8. CarltonBanks

    CarltonBanks New Member

    David was an outstanding journalist and a great person. Though we didn't see eye-to-eye politically I will forever cherish the time I got to spend with him a couple times a year in the media center of Rockingham Dragway at the IHRA races there. David set the bar for motor sports journalism. He will be greatly missed.
  9. sgaleadfoot

    sgaleadfoot Member

    Without question, David set the bar for many covering motorsports to follow. He was one of the people that inspired me to chase the dream covering racing full-time.

    In case anybody hasn't seen it, NASCAR's Ramsey Poston posted this on his facebook page:

    Ramsey Poston wrote a very eloquent and personal eulogy for David Poole on his Facebook page. I thought it was something that should be shared to everyone at this forum.

    After years of providing topics for David Poole to write, I now have the unfortunate opportunity to write about David Poole. He was the unofficial Dean of NASCAR’s Press Corps. He was grumpy, opinionated, smart, suspicious, consistent, honest, fair, temperamental ¬– and dedicated.

    He’d raise hell about the stacks of tires outside the Richmond media center; once he even yelled at NASCAR PR because engines on a dyno after a race were making too much noise. He’d bark at other reporters who talked too loudly in the media center. He’d chastise young reporters for asking what he considered to be pretentious questions. And when he started a question with “I just want to know…” well, you knew you were in trouble.

    Boy, we had some knock down drag-outs. Sometimes the subject was policy-oriented; other times it was trivial. Either way, his passion and determination to make his point never waned.

    But we also worked together on several issues. David was an important sounding board as I developed recommendations for setting up the NASCAR Hall of Fame induction process. He also wanted to know every detail about the NASCAR Foundation; he combed through public reports until he was satisfied that it was serving a purpose and provided important ideas and input. He was interested in greater diversity in NASCAR and asked a lot of tough questions about our initiatives. But he also generously covered up-and-coming diversity drivers and had them on the air on SIRIUS and featured in the Charlotte Observer.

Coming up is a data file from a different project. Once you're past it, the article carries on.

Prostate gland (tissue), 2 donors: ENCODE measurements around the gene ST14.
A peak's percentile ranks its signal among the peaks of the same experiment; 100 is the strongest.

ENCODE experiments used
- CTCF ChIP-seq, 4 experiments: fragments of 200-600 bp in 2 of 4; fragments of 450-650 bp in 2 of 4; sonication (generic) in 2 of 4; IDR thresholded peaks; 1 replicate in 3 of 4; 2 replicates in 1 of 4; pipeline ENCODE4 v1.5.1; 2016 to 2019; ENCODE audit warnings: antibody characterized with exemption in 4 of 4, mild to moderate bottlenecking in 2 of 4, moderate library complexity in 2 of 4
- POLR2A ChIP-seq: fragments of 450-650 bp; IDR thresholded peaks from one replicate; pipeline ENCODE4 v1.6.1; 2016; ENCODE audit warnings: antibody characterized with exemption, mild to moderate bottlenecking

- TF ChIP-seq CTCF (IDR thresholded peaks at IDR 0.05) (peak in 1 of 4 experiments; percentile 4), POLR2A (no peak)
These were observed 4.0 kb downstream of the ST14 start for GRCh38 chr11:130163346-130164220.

David loved the history of NASCAR not because he was a fan, but because it was his job. He was what a reporter was supposed to be, questioning everything. He considered himself the sport’s watchdog. Sometimes he agreed with the decisions NASCAR made. Many, many times he did not – and he let us know.

    One way to lose his respect was to waste his time. A couple of years ago, a rookie driver was supposed to meet David early one morning and never showed. I caught David on his way back to the media center, and he was in full rant. He explained what happened and said, “That’s it for him. I will not write a single word about him unless it's absolutely relevant to a race story. I’m not here for my enjoyment; this is my job!”

    He was fiercely independent – something he wanted everyone to know. A couple of years ago, I was in my car headed to work and tuned into The Morning Drive on SIRIUS. Apparently, someone suggested that David was somehow in NASCAR’s pocket. (How anyone could suggest that is beyond me.) To dispute that, he said “God almighty, I argue with Ramsey Poston more than I argue with my wife.” I later sent him an e-mail telling him I’d be in therapy for years to come!